I doubt many Unionists or Loyalists actually realise the significance of the colours inherrent within the national flag of Ireland. The Green signifies the Nationalist/Republican tradition, the orange, the Protestant/Unionist tradition and finally the white representing peace and unity. This flag represents all that is good about this island and although formulated early in the last century still stands as a testament to the continued attempt by the Nationalist people to reach out to those in other traditions. Have we seen, even, an attempt by Unionism to reach out to us, we're still waiting.
It is right that the Irish Flag is flying at City Hall. Unionists will now understand what it has been like for Nationalists for years putting up with the Union Jack.
I would think that Belfast already has a flag. Most cities do. If so, let's use that in addition to the Union Flag. If not, create a new flag with the Union Flag in the background and Belfast's Coat of Arms in the centre. Personally I think the City Hall should have one hundred Union Flags on it.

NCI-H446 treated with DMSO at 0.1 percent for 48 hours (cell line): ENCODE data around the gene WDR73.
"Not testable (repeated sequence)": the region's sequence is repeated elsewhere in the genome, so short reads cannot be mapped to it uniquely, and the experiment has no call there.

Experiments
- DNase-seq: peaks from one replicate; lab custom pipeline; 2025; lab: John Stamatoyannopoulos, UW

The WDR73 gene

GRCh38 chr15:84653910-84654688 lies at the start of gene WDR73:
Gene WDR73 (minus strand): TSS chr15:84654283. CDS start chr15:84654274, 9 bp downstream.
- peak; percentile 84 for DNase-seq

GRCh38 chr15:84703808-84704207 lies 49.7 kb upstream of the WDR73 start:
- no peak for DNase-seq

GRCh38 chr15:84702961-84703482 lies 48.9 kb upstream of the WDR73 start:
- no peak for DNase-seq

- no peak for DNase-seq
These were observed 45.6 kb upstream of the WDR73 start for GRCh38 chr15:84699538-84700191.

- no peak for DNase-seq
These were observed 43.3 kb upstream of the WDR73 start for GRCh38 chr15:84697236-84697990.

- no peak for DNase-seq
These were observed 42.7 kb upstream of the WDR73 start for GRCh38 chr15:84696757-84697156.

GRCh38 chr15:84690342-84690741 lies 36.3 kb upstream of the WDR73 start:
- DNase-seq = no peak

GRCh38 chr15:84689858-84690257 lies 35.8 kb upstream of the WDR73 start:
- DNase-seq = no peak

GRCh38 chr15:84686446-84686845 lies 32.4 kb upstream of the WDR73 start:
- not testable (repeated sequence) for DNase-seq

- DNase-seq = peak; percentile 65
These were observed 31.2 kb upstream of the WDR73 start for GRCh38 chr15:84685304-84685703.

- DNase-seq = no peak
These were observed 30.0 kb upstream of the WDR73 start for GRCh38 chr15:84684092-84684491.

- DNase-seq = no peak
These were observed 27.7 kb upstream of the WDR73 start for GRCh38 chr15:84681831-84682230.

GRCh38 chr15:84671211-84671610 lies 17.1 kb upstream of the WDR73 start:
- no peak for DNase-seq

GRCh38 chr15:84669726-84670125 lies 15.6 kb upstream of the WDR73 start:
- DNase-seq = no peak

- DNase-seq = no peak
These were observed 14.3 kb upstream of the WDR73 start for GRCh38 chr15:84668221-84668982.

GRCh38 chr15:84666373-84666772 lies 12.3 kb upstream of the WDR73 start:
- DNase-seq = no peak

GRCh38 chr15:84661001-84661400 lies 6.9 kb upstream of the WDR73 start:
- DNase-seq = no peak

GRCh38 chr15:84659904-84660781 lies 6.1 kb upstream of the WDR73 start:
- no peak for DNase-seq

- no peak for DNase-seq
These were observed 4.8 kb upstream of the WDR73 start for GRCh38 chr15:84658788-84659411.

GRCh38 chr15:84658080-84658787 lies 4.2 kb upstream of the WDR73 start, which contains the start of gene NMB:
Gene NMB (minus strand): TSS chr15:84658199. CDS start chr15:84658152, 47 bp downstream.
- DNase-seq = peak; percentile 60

I can not believe that an Irish Tricolour is being presented in Belfast City Hall. I have no problem at all seeing the Irish Tricolour in the Republic of Ireland. That is a country on its own and has its own representation. If this were America that would be considered an act of treason. We as a country are ruled by the government of the United Kingdom, we are part of the United Kingdom therefore we come under the legislation of the United Kingdom. The Union Jack is the flag of the United Kingdom. Is Alex Maskey trying to provoke a response from Unionists or this is case of "Up yours!" to the Unionist community. It is a sad day for Northern Ireland.
The issue of flags in N Ireland will always be divisive. A new design will not solve the problem as those on both sides will continue to display their own colours. A better solution is to display both flags in public buildings, reflecting that the government institutions serve all the people and are not the domain of any one community.
When the Republic of Ireland Taxpayer gives money for public expenditure in Northern Ireland, then the Tricolour can be rightly flown on public buildings.
As I Nationalist I am bored to death with rubbish like this. A flag is only a piece of cloth and doesn't put food on the table. Both sides must forget about pointless issues like this and get down to tackling real social issues.
Steve Brown, NI
This Talking Point is now closed.